What motivates Giles to take a loaded gun to confront the giant is his value of private property. Giles is not Beowulf or Arthur—or even Aragorn for that matter. He doesn’t seek out monsters to slay because they are monsters. He doesn’t seem particularly interested in honor or glory. He doesn’t even rush out with chivalric daring to protect his wife as a knight might protect his lady. Giles is a farmer: he is tied to the land. He’s a material man in a material world. What he cares about is property. There is a giant, and it’s messing with his stuff. That’s where Giles draws the line.
Indeed, when the dragon eventually appears, Giles is completely uninterested in confronting it, so long as it leaves his property alone. He’s something of an isolationist: let monsters be monsters if they keep their monstrosity out of his business. Here, too, I can’t help but hear echoes of modern American political debates. Eminent domain, privacy laws, socialized healthcare, taxes, even more trifling disputes over digital media piracy, used video games, and intellectual properties, all bring about questions of who actually owns what, what it means to own something, and under what conditions someone else can take away the objects that you keep about you.
Farmer Giles does not entertain debates over whether or not he should protect his property against a monster. But a certain kind of modern philosophy would pose a challenge even to his defense of his own home. Most recently, and in many cases tragically, states have felt the need to impose and then question “stand your ground laws.” Some Americans find themselves on trial for protecting their home or selves against invaders, and the extent to which we can protect ourselves has divided our country. From another point of view, one might consider Farmer Giles’s situation from, say, an environmentalist mindset. We are told that giants and dragons are fairly rare occurrences in the days of Farmer Giles. Might one consider them endangered species? And is it not natural for giants to eat people’s livestock, or even people? Who is Farmer Giles to interfere with the survival of a species on the brink of extinction? (In 2002, for instance, a French shepherd was arrested for killing endangered wolves to protect his sheep). But perhaps I am dehumanizing the giant too much by referring to giants as a “species.” Perhaps it is better to consider giantism as a way of life, a threatened culture belonging to a demonized “Other.” It would be easy to imagine a modern rewriting of Farmer Giles where he is forced to surrender his lands to giants to prevent their complete disappearance from the earth or even just to prevent the disappearance of their way of life.
Giles denies such questions though. His right to protect himself and his way of life trumps that of another’s. Today, it reads like a surprising avowal of self-preservation, especially in a century where so many Western leaders seem overzealous in their desire to avoid giving offense to members of ideological groups that would destroy our cultures to promote their own. Which leads me to my next point.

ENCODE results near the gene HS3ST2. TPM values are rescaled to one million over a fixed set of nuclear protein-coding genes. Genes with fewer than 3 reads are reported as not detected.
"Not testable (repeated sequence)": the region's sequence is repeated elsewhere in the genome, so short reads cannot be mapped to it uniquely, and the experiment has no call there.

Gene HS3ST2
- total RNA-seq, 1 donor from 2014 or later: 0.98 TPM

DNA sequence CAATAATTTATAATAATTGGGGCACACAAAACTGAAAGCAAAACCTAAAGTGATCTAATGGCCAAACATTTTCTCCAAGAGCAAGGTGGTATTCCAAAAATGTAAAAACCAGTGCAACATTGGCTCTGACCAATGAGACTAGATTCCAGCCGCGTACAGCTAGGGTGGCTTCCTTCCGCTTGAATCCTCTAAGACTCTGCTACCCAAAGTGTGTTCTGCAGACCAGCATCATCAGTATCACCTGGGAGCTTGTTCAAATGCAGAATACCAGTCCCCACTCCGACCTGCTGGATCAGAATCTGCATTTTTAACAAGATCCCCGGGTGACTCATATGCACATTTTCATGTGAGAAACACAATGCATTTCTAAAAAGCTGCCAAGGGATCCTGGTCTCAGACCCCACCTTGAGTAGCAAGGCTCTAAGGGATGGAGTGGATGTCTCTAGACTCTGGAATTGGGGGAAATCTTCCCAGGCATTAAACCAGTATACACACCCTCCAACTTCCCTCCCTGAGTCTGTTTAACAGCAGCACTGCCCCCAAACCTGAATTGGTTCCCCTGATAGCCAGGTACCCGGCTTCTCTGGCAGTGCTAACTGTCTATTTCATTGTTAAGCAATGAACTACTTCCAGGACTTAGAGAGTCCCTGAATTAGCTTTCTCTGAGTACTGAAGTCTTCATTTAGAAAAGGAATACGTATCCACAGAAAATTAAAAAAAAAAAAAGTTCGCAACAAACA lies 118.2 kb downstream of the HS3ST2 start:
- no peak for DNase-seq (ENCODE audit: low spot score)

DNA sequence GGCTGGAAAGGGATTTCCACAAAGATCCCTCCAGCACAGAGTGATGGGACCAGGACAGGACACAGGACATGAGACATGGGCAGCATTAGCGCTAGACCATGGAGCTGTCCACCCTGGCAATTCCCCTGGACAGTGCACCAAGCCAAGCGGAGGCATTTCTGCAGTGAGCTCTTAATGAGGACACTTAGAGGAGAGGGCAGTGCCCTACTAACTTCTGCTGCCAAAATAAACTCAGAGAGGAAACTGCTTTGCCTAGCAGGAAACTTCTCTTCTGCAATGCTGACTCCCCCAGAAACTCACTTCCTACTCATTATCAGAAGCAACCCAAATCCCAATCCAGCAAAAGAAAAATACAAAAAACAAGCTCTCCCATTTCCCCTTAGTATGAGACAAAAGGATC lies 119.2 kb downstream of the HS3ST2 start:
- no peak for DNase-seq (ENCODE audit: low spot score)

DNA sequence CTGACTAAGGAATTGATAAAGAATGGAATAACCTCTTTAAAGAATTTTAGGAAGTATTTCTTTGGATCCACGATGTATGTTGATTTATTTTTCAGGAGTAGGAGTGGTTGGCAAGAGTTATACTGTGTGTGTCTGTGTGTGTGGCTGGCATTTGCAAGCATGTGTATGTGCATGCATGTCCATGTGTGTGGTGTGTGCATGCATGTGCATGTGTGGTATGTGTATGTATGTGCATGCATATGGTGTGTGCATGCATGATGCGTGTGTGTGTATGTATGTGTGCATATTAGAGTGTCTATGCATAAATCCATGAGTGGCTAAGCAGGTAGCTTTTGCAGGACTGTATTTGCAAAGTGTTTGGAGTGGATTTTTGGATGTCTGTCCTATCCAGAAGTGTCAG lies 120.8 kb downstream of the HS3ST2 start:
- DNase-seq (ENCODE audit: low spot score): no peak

No Negotiating with Terrorists
Tolkien’s Catholicism has been well rehearsed elsewhere, and his sentiments for the traditional Church are clear when the Abbot of Ham, a highly respectable, wise character convinces Giles to pull himself together and confront the dragon. (Giles even rewards the Abbot later.) So it may at first come as a shock when Tolkien makes a rather dark and brutal joke at the expense of another abbot (not so shocking, perhaps, to readers of medieval Chaucer, though). This other abbot is a well-intended, but foolish fellow: he attempts to convert the dragon and ends up becoming dragonfood.
As Tolkien argues in his essay “Beowulf, Monsters and the Critics,” medieval worldviews recognize that evil is a thing. There are monsters of darkness who seek the destruction of humanity because humans are creatures of goodness and light. That is the monster’s nature, and there is no changing it. Monsters are not men with free will. One must always have the Christian hope that a human being can be reasoned with, but one should never converse with a devil. In the real world, those who seek to harm innocents and attack civilians are not monsters in Tolkien’s sense. They have, however, been duped by monsters into adopting monstrous philosophies. They choose to behave like monsters. This incident in “Farmer Giles of Ham” offers a brief tale on the balance between mercy and prudence.
One can see something almost romantic in trying to convert a dragon. I can imagine St. Francis attempting as much (or, at least Chesterton’s rendition of St. Francis). But it completely mistakes the nature of a dragon. Although Farmer Giles and Chrysophylax eventually reach a truce, Giles merely “tames” the dragon. He never actually converts him. Tolkien writes that Chrysophylax respected Giles as much as a dragon could, but that doesn’t quite make them friends. He isn’t quite a tame dragon, and that’s saying something very different than Lewis’s Aslan isn’t a tame lion. Giles tolerates the dragon, but only after he has beaten it into submission, and even then Giles seems uneasy about the expense of keeping Chrysophylax fed and housed.